Foreign reserves rose to a multi-year high of $460.4 bln in August. That’s the highest since August 2014, recouping much of the sanctions-related drop from over $500 bln at the end of 2013 to around $354 bln in April 2015. Reserves cover nearly 16 months of imports and are about 4 times the stock of short-term external debt. Russia’s Net International Investment Position (NIIP) is positive and 17.5% of GDP, which is a fairly strong position.

While external vulnerabilities would appear to be low, sanctions that cut off access to global capital markets could have significant impact on corporate Russia. If a state-owned company can no longer service its debt, the government will have to assume those liabilities, thereby draining precious foreign reserves.



The ruble continues to underperform. In 2017, RUB rose 5% vs. USD and was ahead of only the worst performers ARS (-14.5%), TRY (-7%), BRL (-2%), IDR (-1%), PHP (-0.5%), COP (+0.5%), and PEN (+4%). So far in 2018, RUB is -16% and is ahead of only the worst performers ARS (-52%), TRY (-38%), BRL (-21%), and ZAR (-16%). Our EM FX model shows the ruble to have VERY STRONG fundamentals. However, the sanctions are a game changer and so the ruble seems likely to continue underperforming.

USD/RUB has reversed lower after making a new cycle high yesterday near 70.8420. Break of the 71.05 area would set up a test of the February 2016 high near 80.63. However, with numerous sanctions in the pipeline, we think the market should start thinking about this pair eventually revisiting the January 2016 high near 85.9575. The next major retracement objectives of the big 2016-2018 drop in USD/RUB come in near 70.7570 (50%) and 74.3440 (62%).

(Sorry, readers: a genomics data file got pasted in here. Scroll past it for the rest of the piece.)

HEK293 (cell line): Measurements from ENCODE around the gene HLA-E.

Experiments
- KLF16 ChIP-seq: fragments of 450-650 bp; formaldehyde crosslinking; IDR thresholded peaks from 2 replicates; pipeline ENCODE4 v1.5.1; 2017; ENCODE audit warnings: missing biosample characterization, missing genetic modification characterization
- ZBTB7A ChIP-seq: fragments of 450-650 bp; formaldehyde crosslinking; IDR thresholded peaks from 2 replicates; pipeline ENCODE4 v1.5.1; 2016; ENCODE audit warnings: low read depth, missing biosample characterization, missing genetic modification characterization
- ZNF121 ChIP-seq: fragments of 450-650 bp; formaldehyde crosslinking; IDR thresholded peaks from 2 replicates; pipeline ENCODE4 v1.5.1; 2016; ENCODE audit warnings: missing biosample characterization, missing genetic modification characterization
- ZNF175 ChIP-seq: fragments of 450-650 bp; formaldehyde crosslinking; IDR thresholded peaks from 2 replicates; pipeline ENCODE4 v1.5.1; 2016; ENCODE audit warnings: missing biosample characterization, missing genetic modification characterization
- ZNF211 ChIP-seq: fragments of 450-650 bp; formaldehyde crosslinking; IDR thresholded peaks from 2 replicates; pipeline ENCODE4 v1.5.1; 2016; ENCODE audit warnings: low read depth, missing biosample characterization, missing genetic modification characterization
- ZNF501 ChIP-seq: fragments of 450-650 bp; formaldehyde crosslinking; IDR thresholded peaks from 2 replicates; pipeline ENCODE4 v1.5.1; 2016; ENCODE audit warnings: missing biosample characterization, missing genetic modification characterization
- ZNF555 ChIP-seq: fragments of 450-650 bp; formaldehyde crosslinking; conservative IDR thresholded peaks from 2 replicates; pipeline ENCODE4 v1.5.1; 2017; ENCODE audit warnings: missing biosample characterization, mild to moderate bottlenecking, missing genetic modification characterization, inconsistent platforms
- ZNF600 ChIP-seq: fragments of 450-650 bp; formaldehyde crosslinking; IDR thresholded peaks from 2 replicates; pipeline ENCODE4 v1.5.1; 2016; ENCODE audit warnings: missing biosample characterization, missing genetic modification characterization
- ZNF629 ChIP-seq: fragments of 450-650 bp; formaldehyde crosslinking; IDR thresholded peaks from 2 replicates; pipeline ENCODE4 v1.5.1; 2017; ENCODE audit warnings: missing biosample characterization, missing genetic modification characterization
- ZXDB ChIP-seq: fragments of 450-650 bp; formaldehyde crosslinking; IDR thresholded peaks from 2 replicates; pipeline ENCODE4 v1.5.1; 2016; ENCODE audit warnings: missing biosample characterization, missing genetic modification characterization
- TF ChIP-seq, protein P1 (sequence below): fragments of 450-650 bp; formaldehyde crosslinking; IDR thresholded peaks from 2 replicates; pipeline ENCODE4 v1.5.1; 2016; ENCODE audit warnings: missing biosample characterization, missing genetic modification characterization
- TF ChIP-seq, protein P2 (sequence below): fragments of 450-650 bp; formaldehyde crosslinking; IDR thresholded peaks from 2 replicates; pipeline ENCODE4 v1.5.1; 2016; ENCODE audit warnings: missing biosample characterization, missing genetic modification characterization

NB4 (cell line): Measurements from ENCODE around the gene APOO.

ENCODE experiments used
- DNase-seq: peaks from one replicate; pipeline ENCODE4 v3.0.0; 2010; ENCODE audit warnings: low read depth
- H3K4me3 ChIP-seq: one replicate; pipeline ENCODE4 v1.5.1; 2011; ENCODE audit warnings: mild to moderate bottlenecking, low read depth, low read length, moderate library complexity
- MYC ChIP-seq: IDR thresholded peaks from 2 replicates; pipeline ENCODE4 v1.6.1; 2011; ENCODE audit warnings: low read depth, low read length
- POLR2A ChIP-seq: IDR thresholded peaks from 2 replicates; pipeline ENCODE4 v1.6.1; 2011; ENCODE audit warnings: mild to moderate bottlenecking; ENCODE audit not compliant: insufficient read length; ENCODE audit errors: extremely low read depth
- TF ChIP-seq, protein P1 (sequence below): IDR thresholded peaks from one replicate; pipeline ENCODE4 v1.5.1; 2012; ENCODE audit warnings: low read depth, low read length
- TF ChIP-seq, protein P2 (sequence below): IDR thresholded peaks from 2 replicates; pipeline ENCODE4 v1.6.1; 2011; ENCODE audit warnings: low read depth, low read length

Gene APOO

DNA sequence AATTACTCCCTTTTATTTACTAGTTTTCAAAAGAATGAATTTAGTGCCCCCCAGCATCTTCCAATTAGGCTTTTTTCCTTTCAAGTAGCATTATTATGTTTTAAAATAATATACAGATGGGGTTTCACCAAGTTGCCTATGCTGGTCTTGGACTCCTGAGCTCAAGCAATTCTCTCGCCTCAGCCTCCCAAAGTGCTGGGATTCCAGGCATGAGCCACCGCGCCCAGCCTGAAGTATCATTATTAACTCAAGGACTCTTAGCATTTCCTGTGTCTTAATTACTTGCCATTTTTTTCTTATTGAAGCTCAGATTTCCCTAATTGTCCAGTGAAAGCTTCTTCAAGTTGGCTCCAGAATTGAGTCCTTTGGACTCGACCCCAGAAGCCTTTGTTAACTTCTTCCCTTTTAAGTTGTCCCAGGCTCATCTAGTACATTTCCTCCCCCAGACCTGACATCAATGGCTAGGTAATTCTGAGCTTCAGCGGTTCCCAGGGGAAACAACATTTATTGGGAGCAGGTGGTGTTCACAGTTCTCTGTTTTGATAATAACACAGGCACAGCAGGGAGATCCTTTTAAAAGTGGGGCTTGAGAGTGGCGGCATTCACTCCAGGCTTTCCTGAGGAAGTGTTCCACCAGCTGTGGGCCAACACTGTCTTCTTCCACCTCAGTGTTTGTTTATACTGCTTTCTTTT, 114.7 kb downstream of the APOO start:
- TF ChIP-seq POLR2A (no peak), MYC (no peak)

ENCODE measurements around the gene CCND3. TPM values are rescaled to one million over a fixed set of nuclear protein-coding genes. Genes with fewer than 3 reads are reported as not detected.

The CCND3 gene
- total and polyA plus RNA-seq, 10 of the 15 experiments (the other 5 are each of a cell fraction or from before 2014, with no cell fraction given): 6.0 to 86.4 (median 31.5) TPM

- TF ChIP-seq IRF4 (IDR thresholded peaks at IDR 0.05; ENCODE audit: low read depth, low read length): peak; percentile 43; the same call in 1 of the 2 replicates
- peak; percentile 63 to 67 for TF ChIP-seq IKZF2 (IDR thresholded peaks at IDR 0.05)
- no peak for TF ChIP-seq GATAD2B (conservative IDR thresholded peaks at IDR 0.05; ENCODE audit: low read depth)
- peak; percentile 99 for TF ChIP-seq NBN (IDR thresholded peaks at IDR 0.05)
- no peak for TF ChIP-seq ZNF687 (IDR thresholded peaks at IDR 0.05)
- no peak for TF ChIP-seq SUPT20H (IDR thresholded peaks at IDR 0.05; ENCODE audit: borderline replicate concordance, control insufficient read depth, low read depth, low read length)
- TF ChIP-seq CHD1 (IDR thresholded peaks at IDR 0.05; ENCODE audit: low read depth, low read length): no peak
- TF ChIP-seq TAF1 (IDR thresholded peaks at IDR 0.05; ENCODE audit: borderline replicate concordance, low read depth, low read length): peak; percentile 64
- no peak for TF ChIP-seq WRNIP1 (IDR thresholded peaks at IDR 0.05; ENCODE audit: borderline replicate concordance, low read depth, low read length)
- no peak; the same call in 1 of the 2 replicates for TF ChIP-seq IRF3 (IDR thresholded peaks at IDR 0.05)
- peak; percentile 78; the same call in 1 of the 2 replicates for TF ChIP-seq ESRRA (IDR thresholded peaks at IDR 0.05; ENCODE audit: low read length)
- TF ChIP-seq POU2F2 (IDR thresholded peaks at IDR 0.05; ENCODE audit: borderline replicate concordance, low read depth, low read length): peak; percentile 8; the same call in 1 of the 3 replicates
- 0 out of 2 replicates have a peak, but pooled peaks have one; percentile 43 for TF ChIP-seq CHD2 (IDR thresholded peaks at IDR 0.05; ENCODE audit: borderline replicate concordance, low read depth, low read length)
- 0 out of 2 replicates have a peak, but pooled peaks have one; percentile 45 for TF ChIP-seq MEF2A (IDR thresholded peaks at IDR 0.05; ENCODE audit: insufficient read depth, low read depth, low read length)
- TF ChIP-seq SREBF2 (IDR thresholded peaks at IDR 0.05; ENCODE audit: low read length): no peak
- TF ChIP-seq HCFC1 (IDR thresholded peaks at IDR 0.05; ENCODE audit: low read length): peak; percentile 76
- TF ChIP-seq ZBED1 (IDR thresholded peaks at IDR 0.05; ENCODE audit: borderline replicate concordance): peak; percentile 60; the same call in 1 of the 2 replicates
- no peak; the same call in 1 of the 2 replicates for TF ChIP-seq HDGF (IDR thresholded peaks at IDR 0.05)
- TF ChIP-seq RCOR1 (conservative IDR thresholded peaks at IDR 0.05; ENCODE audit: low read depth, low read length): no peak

Russian equities are outperforming this year after underperforming last year. In 2017, MSCI Russia was flat vs. 34% for MSCI EM. So far this year, MSCI Russia is -4% YTD and compares to -12% YTD for MSCI EM. This outperformance should continue, as our EM Equity model has Russia at an OVERWEIGHT position. However, the sanctions pose greater risks in the coming months.

Russian bonds have underperformed. The yield on 10-year local currency government bonds is +123 bp YTD and is ahead of only the worst EM performers Argentina (+760 bp), Turkey (+682 bp), Indonesia (+219 bp), Brazil (+211 bp), Hungary (+157 bp), and the Philippines (+129 bp). With inflation likely to rise due to RUB weakness and the central bank likely forced to eventually hike rates, we think Russian bonds will continue to underperform. This is especially true in light of the potential sanctions impact. Data show that the foreign share of Russian domestic debt fell to 27.5% in July from 34.5% in March. This will only get smaller in light of the sanctions threat.

Russia’s implied rating was steady at BBB/Baa2/BBB after rising a notch last quarter. Higher oil prices are boosting Russia’s numbers. Moody’s rating of Ba1 is lagging, but even the BBB- ratings from both S&P and Fitch are seeing some upgrade potential. However, we suspect the agencies will turn more negative on the sovereign considering the increased sanction risks. There are far too many contingent and perhaps even direct liabilities to the sovereign that might stem from the sanctions.